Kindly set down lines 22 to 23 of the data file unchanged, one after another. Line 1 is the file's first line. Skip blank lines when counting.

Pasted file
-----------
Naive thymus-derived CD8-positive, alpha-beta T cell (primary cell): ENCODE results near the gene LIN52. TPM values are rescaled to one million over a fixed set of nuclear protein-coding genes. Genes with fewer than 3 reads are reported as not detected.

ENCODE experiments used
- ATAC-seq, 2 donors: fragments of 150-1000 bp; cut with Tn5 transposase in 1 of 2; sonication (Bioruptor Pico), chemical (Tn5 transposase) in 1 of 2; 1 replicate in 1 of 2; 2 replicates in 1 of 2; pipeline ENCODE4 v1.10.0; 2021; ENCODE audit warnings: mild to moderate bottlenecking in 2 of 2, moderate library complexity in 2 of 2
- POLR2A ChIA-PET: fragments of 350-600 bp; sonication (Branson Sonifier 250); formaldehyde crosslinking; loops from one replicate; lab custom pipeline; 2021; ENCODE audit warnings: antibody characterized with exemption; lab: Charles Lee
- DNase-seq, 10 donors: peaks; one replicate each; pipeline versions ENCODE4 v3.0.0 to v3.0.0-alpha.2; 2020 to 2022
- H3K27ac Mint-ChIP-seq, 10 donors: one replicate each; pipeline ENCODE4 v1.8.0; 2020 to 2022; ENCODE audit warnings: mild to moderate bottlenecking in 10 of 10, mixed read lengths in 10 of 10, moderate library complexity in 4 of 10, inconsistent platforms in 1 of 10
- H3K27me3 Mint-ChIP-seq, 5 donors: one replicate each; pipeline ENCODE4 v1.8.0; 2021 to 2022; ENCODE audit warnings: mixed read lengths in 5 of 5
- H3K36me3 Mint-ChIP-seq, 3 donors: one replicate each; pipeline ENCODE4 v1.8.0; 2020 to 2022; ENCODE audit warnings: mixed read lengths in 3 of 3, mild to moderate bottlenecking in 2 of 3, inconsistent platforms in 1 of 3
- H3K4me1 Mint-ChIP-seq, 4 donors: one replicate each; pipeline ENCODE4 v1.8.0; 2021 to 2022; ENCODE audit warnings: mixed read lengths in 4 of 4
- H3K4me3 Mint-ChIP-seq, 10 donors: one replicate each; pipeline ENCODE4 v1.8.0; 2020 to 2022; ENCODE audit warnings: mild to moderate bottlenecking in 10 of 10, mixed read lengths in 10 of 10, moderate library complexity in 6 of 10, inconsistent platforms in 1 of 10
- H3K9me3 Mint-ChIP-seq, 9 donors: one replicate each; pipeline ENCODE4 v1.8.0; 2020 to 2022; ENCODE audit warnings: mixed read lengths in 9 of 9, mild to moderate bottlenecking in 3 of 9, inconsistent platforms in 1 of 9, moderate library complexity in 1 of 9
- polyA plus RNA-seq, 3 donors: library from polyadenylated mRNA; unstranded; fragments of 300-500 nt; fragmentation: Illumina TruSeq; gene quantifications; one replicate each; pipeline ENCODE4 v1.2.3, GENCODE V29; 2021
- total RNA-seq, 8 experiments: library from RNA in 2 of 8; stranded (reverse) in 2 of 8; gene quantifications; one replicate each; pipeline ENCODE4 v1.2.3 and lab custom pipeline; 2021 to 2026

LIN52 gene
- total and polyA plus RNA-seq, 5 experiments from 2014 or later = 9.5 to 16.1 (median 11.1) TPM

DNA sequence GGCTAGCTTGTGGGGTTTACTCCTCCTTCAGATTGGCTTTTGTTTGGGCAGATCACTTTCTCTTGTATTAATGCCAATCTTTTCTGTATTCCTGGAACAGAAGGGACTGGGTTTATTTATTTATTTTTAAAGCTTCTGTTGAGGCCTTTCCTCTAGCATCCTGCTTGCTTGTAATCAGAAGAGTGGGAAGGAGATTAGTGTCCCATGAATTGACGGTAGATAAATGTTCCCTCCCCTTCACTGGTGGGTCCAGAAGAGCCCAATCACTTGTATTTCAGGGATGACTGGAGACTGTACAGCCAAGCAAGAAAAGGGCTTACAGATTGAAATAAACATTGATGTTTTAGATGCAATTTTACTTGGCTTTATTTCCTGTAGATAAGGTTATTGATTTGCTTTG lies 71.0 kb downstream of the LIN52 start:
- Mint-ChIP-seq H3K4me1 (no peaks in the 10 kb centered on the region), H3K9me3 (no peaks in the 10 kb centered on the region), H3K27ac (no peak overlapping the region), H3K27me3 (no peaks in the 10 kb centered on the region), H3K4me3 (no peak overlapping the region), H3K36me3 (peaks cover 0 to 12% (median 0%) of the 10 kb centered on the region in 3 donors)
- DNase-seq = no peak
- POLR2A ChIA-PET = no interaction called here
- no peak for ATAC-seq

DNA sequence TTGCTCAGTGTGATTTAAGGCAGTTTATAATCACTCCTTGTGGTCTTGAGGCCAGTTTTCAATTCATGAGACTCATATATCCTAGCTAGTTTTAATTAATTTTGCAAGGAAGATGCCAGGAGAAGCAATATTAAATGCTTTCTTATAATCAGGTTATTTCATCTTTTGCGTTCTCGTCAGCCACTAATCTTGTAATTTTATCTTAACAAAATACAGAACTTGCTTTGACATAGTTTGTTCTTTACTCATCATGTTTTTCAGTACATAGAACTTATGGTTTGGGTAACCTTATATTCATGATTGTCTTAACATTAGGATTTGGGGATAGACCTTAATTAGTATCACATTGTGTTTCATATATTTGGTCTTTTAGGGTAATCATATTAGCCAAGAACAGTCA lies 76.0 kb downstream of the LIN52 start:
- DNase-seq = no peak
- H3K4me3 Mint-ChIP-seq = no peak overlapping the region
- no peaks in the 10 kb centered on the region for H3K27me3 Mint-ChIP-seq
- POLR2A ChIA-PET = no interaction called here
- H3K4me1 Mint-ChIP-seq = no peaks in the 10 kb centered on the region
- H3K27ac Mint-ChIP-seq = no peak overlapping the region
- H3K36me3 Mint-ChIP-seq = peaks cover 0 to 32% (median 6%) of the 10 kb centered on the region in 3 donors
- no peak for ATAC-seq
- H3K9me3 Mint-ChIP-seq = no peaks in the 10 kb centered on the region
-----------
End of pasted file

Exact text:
- DNase-seq = no peak
- H3K4me3 Mint-ChIP-seq = no peak overlapping the region